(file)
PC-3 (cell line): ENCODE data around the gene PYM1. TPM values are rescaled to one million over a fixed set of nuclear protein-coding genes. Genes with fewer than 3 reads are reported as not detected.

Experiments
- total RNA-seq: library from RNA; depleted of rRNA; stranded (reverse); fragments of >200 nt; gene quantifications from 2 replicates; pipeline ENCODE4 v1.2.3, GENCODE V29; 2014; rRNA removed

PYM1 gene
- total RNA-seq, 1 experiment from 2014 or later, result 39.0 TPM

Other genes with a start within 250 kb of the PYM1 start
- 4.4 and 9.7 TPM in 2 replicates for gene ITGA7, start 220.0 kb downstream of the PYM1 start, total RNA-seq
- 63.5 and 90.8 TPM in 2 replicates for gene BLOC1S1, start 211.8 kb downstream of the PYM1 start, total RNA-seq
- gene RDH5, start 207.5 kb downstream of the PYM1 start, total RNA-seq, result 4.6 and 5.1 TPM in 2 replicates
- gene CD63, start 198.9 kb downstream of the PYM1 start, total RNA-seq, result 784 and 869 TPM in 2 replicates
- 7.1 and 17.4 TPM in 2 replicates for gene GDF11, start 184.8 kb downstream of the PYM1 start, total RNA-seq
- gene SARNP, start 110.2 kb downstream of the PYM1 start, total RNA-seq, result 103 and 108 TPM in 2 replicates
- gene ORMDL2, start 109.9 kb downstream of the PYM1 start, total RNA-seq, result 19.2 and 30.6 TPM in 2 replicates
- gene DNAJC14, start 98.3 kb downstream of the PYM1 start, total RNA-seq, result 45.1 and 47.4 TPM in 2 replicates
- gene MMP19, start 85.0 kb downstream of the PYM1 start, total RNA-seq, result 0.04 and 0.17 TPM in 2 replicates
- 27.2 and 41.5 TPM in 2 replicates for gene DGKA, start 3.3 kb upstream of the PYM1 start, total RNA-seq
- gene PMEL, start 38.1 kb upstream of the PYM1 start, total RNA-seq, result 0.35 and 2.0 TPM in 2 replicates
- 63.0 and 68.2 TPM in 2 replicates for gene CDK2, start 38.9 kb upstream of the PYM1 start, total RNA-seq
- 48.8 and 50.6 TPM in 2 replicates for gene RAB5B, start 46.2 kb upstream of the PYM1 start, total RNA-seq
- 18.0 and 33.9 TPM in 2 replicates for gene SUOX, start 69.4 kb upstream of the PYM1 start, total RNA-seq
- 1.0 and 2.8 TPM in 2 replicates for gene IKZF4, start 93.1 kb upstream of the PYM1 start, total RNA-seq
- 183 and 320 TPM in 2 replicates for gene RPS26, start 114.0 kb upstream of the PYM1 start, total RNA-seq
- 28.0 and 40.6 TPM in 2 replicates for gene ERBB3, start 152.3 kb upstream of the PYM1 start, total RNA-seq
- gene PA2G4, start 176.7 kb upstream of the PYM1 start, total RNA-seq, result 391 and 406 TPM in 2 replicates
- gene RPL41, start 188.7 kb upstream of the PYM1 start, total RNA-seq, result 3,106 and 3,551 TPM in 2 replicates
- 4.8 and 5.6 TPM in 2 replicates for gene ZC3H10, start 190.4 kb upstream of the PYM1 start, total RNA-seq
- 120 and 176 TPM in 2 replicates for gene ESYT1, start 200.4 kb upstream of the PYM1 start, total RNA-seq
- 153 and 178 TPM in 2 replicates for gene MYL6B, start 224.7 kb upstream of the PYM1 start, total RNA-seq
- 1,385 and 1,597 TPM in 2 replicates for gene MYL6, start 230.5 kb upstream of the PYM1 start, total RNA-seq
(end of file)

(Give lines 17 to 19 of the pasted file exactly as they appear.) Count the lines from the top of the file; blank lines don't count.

- gene PMEL, start 38.1 kb upstream of the PYM1 start, total RNA-seq, result 0.35 and 2.0 TPM in 2 replicates
- 63.0 and 68.2 TPM in 2 replicates for gene CDK2, start 38.9 kb upstream of the PYM1 start, total RNA-seq
- 48.8 and 50.6 TPM in 2 replicates for gene RAB5B, start 46.2 kb upstream of the PYM1 start, total RNA-seq